Applying solar energy research to the winemaking industry: SOLAR
Submitting InstitutionUniversity of Ulster
Unit of AssessmentArchitecture, Built Environment and Planning
Summary Impact TypeEconomic
Research Subject Area(s)
Chemical Sciences: Physical Chemistry (incl. Structural)
Agricultural and Veterinary Sciences: Horticultural Production
Engineering: Environmental Engineering
Summary of the impact
This case study concerns the long term (energy) sustainability of emerging winemaking regions.
Underpinning research in energy efficiency and renewable technologies informs the case study in
determining energy usage and benchmarks, development of energy guidelines/policy,
implementation by national professional bodies and adoption of energy best practice by the local
industry. Impact is through the adoption and application of benchmarks by winemaking
associations, directly influencing (through policy, regulations and standards) the energy expended
in making wine. The study is underpinned by international publishing accolades (Solar Energy
`Best Full Length Paper in Photovoltaics', Mondol et al, 2005) and a highly prestigious personal
Royal Academy of Engineering Global Research Award to Smyth.
Research into solar energy has been a core theme of the Built Environment Research Institute,
Centre for Sustainable Technologies (CST) with the link to the wine industry being one specific
application of the expertise developed by the submitting unit. The research is underpinned by the
activities of a team led by Smyth (currently Reader, previously Lecturer since 1998) and three
colleagues Hewitt (Professor since 2007 in post continuously since 1996), Zacharopoulos
(Research Fellow appointed 2007), Mondol (Lecturer appointed 2008, previously Research Fellow
since 2006). CST's fundamental research in the area of solar materials, novel collector designs,
advanced optics and thermal transfer/storage (ref 3.1, 3.2), played a central role in these
achievements. CST has long been recognised as a leading research group in UK solar energy.
Under the directorship of Professors Norton and Eames in the 1990s/early 2000s, and now Hewitt,
CST has developed significant expertise, experience and facilities in the modelling and evaluation
of solar technologies such as the development and experimental characterisation of low cost
facade integrated concentrator photovoltaics (funded through the EPSRC's Clean Technology,
Photovoltaics Programme and the European Union JOULE Programme). The underpinning
research conducted by the team at CST, including internationally recognised award winning papers
(for example ref 3.3), prestigious grants (grants 3a-g) and international patents, has been
instrumental in informing the current case study. Based on a fundamental understanding of the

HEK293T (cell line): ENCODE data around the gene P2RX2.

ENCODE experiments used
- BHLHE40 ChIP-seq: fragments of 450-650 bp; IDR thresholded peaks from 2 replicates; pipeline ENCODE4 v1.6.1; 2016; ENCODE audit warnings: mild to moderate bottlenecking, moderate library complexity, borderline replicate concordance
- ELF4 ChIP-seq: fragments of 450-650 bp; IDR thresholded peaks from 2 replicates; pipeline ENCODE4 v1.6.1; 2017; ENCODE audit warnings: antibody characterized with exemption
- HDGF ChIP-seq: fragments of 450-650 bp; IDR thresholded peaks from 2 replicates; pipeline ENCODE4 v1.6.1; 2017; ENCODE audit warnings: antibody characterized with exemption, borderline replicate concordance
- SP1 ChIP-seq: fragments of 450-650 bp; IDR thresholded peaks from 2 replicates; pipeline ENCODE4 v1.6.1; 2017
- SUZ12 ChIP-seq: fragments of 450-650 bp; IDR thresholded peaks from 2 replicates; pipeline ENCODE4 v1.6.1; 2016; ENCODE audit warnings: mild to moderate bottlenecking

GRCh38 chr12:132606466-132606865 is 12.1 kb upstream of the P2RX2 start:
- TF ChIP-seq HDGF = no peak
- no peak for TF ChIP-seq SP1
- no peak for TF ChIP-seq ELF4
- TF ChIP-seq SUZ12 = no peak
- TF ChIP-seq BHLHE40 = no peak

demand driven energy requirements in commercial/industrial buildings and their respective
processes, the team has conducted extensive research into those energy related synergies that
alternative/renewable technologies, in particular solar technologies, provide coupled with specific
energy supply/storage requirements. This research has led to a number of innovative technologies,
such as SolaCatcher, a passive solar water heater (ref 3.2) that gained national awareness
through the `Make it in GB' competition 2012 at the Science Museum, London.
The connection between solar energy research and the wine industry started in 2002 when Smyth
developed a novel solar quilt to provide passive frost protection to young vines (ref 3.4). To
commercialise this technology, Smyth developed a University of Ulster spinout company,
SOLVEDNI Ltd (2003) supported by an Invest NI Compete Award (Solar Frost Protection for
Vineyards, 2004). A patent was applied for in 2004 and Smyth during a sabbatical period at
Victoria University of Wellington (VUW), NZ (with Skates) received a VicLink grant (Passive Solar
Water Heating System For Vineyard Frost Protection, Product Research and Development award,
2005) to field trial the solar quilt at two vineyards; Gladstone and Nobillio. The results of this novel
research lead to several publications in 2006 and was the catalyst to further research.
The success of the solar quilt led to a number of solar-agri products involving collaborations with
the Agri-Food and Biosciences Institute (NI), Romberg GmbH, Eglantine Vineyard, Plumpton
College and Tubex Ltd. Continued research by Smyth (with Russell, Humbolt University, USA) led
to publications on solar applications in the wine industry (ref 3.5) and in 2009 with Milanowski
(Plumpton College), Smyth published a book `Solar Energy in the Winemaking Industry' through
Springer Publishing (2011). Smyth was awarded a prestigious Royal Academy of Engineering
Global Research Award (2010) (grant 3e) to take up a six month secondment with the solar winery,
Domaine Carneros in California. This work initially sought to investigate solar system design and its
application in winery buildings but rapidly evolved to explore the synergies between solar energy
supply and wine production energy demand. The integration of this knowledge base on energy
characteristics in wine production with the underpinning research at CST on solar energy has
created a unique understanding of energy synergies in the wine industry involving the use of
energy audit and monitoring techniques. The expertise has subsequently been applied to the North